Too Fat to Fight goes on to call for the kind of reforms the left generally loves and the right generally hates, such as greater attention to the relationship between poverty, hunger, and obesity; increased federal funding of school lunch programs for the poor; and more government money for "the development, testing and deployment of proven public-health interventions." In September 2012, a follow-up report (Still Too Fat to Fight) funded by foundations such as the Robert Wood Johnson Foundation called for the elimination of junk food in school vending machines — again in the name of military readiness.
The last decade has seen similar efforts to frame everything from climate change to low-quality public education as military issues. And why not? Obesity and poor nutrition surely will hurt military recruitment and readiness, and the U.S. use of torture surely does endanger troops and produce unreliable information. Similarly, low-quality public education threatens military readiness — illiterate and innumerate recruits are as bad as obese ones — and climate change will certainly cause migration and conflict over resources, creating new challenges for the military.
It’s more than that, though. In an era in which all military personnel have officially been labeled "heroes," former military personnel make fantastic spokespeople for causes that might otherwise languish. After all, Americans have lost faith in virtually every other profession and public institution: in Gallup’s annual study of confidence in institutions, well under half of Americans surveyed in 2012 said they had "a great deal" or "quite a lot" of confidence in the presidency, newspapers, public schools, television news, banks, business, unions, the criminal justice system, the medical system or organized religion. (Congress, as usual, garnered the confidence of just 13 percent of Americans.) Only the military seems to have been exempted from this epidemic of public cynicism: 75 percent of Americans say they have "a great deal" or "quite a lot" of confidence in the military.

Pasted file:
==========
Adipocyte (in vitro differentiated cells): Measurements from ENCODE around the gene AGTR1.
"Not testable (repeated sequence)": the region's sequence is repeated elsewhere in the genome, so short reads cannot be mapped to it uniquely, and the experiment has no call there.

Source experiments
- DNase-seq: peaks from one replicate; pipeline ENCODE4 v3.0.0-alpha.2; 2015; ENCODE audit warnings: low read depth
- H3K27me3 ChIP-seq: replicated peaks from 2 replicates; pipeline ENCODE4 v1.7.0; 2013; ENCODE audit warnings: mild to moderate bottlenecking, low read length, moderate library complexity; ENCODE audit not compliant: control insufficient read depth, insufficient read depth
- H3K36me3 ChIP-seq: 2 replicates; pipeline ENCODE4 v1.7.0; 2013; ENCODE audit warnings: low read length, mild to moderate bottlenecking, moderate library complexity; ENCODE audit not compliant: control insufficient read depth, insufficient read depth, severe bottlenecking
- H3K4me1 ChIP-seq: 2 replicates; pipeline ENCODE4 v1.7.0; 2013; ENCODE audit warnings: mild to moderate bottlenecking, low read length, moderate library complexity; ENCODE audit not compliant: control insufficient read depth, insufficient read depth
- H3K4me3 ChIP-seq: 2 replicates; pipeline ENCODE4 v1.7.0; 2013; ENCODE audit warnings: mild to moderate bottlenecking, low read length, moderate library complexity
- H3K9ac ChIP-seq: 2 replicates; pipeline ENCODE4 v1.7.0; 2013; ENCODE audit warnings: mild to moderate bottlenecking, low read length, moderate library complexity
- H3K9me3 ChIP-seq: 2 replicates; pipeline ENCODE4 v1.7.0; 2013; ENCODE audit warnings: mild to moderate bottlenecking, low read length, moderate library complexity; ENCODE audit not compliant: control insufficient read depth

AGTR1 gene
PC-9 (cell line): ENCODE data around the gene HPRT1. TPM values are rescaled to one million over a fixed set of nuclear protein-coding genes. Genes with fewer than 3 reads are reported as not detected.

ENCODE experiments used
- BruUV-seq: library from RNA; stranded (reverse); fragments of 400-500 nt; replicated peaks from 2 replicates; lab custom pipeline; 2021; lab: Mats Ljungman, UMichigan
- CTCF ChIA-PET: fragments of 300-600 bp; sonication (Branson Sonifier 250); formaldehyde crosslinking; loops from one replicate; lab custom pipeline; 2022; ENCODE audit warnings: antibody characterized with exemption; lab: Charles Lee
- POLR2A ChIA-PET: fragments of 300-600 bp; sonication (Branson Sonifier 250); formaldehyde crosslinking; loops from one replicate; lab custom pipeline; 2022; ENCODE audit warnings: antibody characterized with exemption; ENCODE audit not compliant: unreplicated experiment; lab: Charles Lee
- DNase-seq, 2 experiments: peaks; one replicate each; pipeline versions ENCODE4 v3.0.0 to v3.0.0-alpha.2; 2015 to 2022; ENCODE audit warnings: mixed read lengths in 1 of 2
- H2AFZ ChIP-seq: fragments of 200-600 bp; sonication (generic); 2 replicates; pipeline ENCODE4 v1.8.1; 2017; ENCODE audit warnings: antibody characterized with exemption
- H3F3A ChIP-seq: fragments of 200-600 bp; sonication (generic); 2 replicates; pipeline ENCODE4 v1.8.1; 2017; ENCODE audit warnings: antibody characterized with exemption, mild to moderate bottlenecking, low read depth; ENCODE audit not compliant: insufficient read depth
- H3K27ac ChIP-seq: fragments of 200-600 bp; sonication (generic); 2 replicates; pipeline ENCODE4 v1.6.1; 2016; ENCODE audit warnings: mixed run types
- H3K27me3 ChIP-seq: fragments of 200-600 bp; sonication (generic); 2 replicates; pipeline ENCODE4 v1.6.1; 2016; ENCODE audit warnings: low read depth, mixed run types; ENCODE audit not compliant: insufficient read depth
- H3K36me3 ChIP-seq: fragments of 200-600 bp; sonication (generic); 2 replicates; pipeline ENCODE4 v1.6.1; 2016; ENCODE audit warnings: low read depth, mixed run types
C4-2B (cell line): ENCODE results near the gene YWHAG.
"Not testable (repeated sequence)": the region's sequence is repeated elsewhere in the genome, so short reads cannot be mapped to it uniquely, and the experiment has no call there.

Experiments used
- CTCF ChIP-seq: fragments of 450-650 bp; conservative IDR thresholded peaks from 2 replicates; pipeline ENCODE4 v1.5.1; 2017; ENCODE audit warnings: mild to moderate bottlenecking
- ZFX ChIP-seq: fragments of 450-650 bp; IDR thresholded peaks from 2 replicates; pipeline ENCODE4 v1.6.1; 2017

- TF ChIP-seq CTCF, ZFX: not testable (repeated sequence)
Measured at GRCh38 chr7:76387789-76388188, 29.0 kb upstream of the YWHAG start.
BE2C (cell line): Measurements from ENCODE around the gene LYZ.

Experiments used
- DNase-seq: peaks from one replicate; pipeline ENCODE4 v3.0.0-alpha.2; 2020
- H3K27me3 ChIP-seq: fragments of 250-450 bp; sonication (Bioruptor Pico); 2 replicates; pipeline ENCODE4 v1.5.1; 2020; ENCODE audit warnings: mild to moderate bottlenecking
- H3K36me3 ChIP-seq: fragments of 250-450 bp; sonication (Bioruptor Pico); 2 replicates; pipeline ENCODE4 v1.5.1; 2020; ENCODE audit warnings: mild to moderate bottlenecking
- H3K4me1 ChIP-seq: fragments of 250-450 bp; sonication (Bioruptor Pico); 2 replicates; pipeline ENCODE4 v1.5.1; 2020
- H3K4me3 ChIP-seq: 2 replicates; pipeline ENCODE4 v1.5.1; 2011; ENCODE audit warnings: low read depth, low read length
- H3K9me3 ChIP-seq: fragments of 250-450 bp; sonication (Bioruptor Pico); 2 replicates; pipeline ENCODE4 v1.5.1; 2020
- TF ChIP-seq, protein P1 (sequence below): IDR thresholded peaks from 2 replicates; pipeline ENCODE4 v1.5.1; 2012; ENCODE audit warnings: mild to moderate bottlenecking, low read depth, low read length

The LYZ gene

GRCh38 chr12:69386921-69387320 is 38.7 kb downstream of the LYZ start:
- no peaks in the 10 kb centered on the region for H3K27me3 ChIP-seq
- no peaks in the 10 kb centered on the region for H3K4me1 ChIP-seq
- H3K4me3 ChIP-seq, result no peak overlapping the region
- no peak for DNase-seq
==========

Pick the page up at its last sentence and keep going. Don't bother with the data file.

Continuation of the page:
But though I take my hat off to the many organizations that have made creative use of the magic of military endorsements, the trend troubles me. What does it say about us, as a nation, that fewer and fewer issues can gain traction if they’re not wrapped in the mantle of military effectiveness?
We see this played out on a larger scale in debates about the federal budget. Both political parties agree that the deficit needs to be brought under control, and though Republicans and Democrats differ in their views on the role of revenue collection (a.k.a. taxes), both parties assert a need for significant across-the-board federal budget cuts…for everything except defense spending, that is.
President Obama proposes slowing the rate of growth of defense spending, essentially by keeping future spending on the base defense budget at current levels, with increases to keep pace with inflation. Mitt Romney considers maintaining current levels of defense spending tantamount to stripping troops of their weapons and body armor, and proposes pegging the base defense budget at a floor of 4 percent of GDP — essentially tossing another $ 2 trillion at DoD over the next decade.